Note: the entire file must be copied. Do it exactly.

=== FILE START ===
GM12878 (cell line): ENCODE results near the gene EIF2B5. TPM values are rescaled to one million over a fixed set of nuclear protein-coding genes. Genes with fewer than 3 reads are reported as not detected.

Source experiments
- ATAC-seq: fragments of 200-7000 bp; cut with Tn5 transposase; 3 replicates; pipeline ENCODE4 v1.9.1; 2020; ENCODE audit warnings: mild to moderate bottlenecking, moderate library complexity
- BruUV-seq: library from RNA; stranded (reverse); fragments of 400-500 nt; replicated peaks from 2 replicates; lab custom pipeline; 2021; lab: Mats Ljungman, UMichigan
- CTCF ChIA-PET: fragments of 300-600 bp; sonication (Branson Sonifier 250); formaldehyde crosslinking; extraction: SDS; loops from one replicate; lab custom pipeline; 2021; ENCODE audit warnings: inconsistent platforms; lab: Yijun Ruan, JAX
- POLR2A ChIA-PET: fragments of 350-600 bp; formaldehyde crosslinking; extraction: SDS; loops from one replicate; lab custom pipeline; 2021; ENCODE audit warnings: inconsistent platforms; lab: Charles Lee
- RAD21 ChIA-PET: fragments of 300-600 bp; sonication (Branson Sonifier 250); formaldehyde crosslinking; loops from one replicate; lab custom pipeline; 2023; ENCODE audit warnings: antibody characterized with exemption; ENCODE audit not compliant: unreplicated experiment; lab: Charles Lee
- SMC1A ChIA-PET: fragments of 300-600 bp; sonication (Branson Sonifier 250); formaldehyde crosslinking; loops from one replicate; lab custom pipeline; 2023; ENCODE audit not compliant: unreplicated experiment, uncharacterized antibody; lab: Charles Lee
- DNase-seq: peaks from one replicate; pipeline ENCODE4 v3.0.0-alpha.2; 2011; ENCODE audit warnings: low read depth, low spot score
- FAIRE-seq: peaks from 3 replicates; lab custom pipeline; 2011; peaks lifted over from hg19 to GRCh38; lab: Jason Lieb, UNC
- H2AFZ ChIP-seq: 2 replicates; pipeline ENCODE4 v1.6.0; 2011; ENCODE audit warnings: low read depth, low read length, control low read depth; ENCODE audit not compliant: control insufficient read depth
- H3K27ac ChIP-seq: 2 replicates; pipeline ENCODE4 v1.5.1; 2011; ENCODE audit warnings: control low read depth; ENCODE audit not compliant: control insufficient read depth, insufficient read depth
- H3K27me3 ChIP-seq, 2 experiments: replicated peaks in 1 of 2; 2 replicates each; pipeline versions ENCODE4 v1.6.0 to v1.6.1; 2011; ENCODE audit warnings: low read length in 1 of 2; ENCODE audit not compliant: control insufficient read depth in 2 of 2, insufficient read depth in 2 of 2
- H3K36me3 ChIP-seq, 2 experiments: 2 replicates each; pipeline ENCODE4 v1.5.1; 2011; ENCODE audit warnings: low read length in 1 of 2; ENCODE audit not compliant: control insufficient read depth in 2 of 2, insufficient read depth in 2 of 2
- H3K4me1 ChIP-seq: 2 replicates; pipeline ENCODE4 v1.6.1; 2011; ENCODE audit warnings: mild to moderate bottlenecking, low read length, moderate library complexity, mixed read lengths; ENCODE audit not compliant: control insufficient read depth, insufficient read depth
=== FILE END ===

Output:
GM12878 (cell line): ENCODE results near the gene EIF2B5. TPM values are rescaled to one million over a fixed set of nuclear protein-coding genes. Genes with fewer than 3 reads are reported as not detected.

Source experiments
- ATAC-seq: fragments of 200-7000 bp; cut with Tn5 transposase; 3 replicates; pipeline ENCODE4 v1.9.1; 2020; ENCODE audit warnings: mild to moderate bottlenecking, moderate library complexity
- BruUV-seq: library from RNA; stranded (reverse); fragments of 400-500 nt; replicated peaks from 2 replicates; lab custom pipeline; 2021; lab: Mats Ljungman, UMichigan
- CTCF ChIA-PET: fragments of 300-600 bp; sonication (Branson Sonifier 250); formaldehyde crosslinking; extraction: SDS; loops from one replicate; lab custom pipeline; 2021; ENCODE audit warnings: inconsistent platforms; lab: Yijun Ruan, JAX
- POLR2A ChIA-PET: fragments of 350-600 bp; formaldehyde crosslinking; extraction: SDS; loops from one replicate; lab custom pipeline; 2021; ENCODE audit warnings: inconsistent platforms; lab: Charles Lee
- RAD21 ChIA-PET: fragments of 300-600 bp; sonication (Branson Sonifier 250); formaldehyde crosslinking; loops from one replicate; lab custom pipeline; 2023; ENCODE audit warnings: antibody characterized with exemption; ENCODE audit not compliant: unreplicated experiment; lab: Charles Lee
- SMC1A ChIA-PET: fragments of 300-600 bp; sonication (Branson Sonifier 250); formaldehyde crosslinking; loops from one replicate; lab custom pipeline; 2023; ENCODE audit not compliant: unreplicated experiment, uncharacterized antibody; lab: Charles Lee
- DNase-seq: peaks from one replicate; pipeline ENCODE4 v3.0.0-alpha.2; 2011; ENCODE audit warnings: low read depth, low spot score
- FAIRE-seq: peaks from 3 replicates; lab custom pipeline; 2011; peaks lifted over from hg19 to GRCh38; lab: Jason Lieb, UNC
- H2AFZ ChIP-seq: 2 replicates; pipeline ENCODE4 v1.6.0; 2011; ENCODE audit warnings: low read depth, low read length, control low read depth; ENCODE audit not compliant: control insufficient read depth
- H3K27ac ChIP-seq: 2 replicates; pipeline ENCODE4 v1.5.1; 2011; ENCODE audit warnings: control low read depth; ENCODE audit not compliant: control insufficient read depth, insufficient read depth
- H3K27me3 ChIP-seq, 2 experiments: replicated peaks in 1 of 2; 2 replicates each; pipeline versions ENCODE4 v1.6.0 to v1.6.1; 2011; ENCODE audit warnings: low read length in 1 of 2; ENCODE audit not compliant: control insufficient read depth in 2 of 2, insufficient read depth in 2 of 2
- H3K36me3 ChIP-seq, 2 experiments: 2 replicates each; pipeline ENCODE4 v1.5.1; 2011; ENCODE audit warnings: low read length in 1 of 2; ENCODE audit not compliant: control insufficient read depth in 2 of 2, insufficient read depth in 2 of 2
- H3K4me1 ChIP-seq: 2 replicates; pipeline ENCODE4 v1.6.1; 2011; ENCODE audit warnings: mild to moderate bottlenecking, low read length, moderate library complexity, mixed read lengths; ENCODE audit not compliant: control insufficient read depth, insufficient read depth